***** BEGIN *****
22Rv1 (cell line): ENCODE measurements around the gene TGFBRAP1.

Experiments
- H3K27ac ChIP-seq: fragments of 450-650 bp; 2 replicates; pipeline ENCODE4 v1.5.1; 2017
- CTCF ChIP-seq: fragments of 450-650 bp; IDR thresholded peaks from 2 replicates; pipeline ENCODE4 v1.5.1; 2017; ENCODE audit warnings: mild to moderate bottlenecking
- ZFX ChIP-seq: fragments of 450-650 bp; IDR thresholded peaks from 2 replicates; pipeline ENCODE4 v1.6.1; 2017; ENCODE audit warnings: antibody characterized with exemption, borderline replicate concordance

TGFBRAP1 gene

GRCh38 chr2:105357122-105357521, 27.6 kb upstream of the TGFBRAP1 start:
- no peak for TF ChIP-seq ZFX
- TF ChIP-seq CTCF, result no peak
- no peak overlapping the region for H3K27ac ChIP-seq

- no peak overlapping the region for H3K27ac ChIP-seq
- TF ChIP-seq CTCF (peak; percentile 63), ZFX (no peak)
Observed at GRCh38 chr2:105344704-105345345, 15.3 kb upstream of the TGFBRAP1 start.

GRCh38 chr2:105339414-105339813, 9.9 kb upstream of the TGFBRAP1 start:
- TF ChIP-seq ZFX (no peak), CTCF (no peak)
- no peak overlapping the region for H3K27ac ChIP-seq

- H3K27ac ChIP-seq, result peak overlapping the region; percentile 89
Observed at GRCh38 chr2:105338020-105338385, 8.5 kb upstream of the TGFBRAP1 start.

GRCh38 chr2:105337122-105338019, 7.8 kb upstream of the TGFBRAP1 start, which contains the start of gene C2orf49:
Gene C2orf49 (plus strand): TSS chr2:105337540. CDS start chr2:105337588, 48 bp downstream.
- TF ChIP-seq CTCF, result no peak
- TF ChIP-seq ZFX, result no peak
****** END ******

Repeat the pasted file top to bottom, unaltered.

22Rv1 (cell line): ENCODE measurements around the gene TGFBRAP1.

Experiments
- H3K27ac ChIP-seq: fragments of 450-650 bp; 2 replicates; pipeline ENCODE4 v1.5.1; 2017
- CTCF ChIP-seq: fragments of 450-650 bp; IDR thresholded peaks from 2 replicates; pipeline ENCODE4 v1.5.1; 2017; ENCODE audit warnings: mild to moderate bottlenecking
- ZFX ChIP-seq: fragments of 450-650 bp; IDR thresholded peaks from 2 replicates; pipeline ENCODE4 v1.6.1; 2017; ENCODE audit warnings: antibody characterized with exemption, borderline replicate concordance

TGFBRAP1 gene

GRCh38 chr2:105357122-105357521, 27.6 kb upstream of the TGFBRAP1 start:
- no peak for TF ChIP-seq ZFX
- TF ChIP-seq CTCF, result no peak
- no peak overlapping the region for H3K27ac ChIP-seq

- no peak overlapping the region for H3K27ac ChIP-seq
- TF ChIP-seq CTCF (peak; percentile 63), ZFX (no peak)
Observed at GRCh38 chr2:105344704-105345345, 15.3 kb upstream of the TGFBRAP1 start.

GRCh38 chr2:105339414-105339813, 9.9 kb upstream of the TGFBRAP1 start:
- TF ChIP-seq ZFX (no peak), CTCF (no peak)
- no peak overlapping the region for H3K27ac ChIP-seq

- H3K27ac ChIP-seq, result peak overlapping the region; percentile 89
Observed at GRCh38 chr2:105338020-105338385, 8.5 kb upstream of the TGFBRAP1 start.

GRCh38 chr2:105337122-105338019, 7.8 kb upstream of the TGFBRAP1 start, which contains the start of gene C2orf49:
Gene C2orf49 (plus strand): TSS chr2:105337540. CDS start chr2:105337588, 48 bp downstream.
- TF ChIP-seq CTCF, result no peak
- TF ChIP-seq ZFX, result no peak